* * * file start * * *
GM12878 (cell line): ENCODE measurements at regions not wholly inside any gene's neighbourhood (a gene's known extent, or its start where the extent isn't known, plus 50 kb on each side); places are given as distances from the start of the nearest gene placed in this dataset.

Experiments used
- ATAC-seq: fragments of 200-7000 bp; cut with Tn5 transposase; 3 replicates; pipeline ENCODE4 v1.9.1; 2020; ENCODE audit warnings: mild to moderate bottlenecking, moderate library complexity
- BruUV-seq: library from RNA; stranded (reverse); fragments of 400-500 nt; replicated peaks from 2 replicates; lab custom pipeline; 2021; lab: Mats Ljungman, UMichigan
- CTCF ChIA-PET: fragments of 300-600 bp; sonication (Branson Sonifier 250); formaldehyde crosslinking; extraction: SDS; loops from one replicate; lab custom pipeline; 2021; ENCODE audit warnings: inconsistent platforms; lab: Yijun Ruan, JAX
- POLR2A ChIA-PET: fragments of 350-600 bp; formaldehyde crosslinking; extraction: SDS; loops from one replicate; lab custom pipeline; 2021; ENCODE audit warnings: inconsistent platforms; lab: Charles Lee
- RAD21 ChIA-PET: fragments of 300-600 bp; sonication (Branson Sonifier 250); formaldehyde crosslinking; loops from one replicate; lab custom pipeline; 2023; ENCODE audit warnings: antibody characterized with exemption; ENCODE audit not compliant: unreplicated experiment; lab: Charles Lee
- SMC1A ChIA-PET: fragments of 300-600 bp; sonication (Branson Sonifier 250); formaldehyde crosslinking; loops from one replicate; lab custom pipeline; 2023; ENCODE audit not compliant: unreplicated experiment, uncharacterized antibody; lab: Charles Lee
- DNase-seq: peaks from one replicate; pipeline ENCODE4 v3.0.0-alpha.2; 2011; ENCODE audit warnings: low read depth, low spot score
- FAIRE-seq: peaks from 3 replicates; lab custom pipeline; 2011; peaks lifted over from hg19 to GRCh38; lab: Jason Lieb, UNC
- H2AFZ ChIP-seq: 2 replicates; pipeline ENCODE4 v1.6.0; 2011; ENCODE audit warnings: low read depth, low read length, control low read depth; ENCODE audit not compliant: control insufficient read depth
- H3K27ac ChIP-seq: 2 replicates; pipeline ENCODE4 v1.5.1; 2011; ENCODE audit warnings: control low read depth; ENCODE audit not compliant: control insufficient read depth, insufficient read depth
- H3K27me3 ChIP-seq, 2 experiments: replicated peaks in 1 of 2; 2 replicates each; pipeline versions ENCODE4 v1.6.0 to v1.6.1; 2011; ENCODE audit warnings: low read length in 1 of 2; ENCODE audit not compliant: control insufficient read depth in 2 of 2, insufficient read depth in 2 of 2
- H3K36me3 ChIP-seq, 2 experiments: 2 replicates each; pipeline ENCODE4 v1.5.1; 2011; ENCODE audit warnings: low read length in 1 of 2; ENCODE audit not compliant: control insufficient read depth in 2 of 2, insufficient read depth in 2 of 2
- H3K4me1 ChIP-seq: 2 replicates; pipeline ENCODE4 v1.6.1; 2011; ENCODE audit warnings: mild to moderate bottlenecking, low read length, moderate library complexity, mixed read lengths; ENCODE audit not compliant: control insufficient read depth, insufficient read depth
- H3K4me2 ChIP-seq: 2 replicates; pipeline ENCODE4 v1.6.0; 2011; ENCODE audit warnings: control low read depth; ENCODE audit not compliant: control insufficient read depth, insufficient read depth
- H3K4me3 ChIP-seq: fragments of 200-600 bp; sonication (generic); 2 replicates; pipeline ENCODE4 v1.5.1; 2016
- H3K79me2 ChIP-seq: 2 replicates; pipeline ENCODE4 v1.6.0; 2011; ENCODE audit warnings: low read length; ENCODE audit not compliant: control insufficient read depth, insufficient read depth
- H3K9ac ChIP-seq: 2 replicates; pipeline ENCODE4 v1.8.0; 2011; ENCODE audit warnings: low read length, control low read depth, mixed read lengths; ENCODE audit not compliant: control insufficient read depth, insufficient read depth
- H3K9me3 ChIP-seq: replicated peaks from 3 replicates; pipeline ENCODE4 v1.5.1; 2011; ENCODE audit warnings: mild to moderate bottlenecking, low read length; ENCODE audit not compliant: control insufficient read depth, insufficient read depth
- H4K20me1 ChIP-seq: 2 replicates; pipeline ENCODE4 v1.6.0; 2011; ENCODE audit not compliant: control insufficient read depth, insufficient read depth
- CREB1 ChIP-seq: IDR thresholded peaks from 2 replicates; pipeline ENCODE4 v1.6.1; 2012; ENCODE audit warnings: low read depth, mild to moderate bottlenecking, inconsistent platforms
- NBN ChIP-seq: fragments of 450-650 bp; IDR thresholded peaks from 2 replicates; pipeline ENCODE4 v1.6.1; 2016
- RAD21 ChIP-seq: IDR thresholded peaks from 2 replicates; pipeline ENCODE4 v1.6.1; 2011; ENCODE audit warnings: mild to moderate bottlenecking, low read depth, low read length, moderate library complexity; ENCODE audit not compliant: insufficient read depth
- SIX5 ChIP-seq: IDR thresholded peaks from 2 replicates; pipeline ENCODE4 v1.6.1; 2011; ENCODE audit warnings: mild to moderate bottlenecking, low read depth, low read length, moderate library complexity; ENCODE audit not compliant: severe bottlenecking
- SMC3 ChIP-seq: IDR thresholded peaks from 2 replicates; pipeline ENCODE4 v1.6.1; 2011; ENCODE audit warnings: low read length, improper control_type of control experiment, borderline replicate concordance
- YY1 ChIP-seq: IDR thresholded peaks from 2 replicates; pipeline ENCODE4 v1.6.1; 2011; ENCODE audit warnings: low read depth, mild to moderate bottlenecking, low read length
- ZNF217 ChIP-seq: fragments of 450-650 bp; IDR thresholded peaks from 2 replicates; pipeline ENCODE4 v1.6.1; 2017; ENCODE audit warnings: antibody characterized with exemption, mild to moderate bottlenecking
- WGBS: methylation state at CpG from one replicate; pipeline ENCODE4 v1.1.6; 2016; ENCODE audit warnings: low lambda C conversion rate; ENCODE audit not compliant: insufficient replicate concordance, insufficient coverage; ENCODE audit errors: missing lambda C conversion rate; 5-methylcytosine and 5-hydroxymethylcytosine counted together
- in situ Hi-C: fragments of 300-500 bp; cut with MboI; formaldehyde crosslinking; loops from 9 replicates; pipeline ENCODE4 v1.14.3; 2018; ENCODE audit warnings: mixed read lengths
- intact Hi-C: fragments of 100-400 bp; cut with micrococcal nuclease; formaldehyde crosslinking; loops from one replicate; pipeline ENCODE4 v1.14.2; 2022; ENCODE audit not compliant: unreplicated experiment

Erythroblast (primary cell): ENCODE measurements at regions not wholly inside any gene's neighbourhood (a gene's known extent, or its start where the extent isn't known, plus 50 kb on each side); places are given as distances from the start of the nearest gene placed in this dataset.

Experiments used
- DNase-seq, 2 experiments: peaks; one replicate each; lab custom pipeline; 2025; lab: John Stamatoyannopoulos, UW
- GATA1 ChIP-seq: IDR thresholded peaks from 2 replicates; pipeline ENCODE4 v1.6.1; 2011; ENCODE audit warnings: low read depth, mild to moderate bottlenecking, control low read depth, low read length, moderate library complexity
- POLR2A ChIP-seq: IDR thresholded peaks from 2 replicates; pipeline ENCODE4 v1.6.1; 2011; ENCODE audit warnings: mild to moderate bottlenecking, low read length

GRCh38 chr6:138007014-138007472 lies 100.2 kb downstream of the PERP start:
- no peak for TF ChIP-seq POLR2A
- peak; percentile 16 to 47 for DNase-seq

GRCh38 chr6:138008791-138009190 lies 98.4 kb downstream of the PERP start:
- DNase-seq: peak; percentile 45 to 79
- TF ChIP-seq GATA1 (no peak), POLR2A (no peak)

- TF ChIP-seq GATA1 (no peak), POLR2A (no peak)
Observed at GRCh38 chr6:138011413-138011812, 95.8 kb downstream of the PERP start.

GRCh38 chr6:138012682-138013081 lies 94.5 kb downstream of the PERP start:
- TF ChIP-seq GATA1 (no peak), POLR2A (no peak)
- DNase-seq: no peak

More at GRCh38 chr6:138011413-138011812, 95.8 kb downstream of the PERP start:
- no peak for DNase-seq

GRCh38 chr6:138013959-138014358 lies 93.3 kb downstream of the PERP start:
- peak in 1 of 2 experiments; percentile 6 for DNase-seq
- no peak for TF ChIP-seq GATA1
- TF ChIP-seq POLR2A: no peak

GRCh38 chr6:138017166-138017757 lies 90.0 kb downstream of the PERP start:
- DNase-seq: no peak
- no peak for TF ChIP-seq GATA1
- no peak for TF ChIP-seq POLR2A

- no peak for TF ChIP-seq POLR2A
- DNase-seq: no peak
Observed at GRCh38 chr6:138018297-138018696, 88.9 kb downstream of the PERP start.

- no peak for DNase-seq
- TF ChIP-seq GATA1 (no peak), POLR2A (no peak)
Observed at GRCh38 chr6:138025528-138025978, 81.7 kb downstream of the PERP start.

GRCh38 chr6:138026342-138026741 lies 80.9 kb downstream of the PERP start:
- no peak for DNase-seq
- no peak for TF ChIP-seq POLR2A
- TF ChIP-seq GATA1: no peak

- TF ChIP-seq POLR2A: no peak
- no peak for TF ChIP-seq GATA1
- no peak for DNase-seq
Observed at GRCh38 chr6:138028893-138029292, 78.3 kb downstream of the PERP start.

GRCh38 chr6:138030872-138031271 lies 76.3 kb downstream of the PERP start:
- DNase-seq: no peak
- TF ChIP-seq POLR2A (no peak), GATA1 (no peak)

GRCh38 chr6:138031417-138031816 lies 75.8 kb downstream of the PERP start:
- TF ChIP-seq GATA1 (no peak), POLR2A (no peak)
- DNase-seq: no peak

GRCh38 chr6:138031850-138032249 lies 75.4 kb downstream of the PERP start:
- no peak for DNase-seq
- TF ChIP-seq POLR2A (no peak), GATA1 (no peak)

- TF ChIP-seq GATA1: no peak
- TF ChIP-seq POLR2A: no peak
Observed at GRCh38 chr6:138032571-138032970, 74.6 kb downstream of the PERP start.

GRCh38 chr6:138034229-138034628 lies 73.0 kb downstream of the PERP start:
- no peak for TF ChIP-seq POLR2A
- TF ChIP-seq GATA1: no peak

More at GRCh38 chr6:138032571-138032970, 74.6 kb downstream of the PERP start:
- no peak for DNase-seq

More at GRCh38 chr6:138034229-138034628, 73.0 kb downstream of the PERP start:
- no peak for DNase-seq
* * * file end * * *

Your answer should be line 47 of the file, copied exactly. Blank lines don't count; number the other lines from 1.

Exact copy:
- DNase-seq: no peak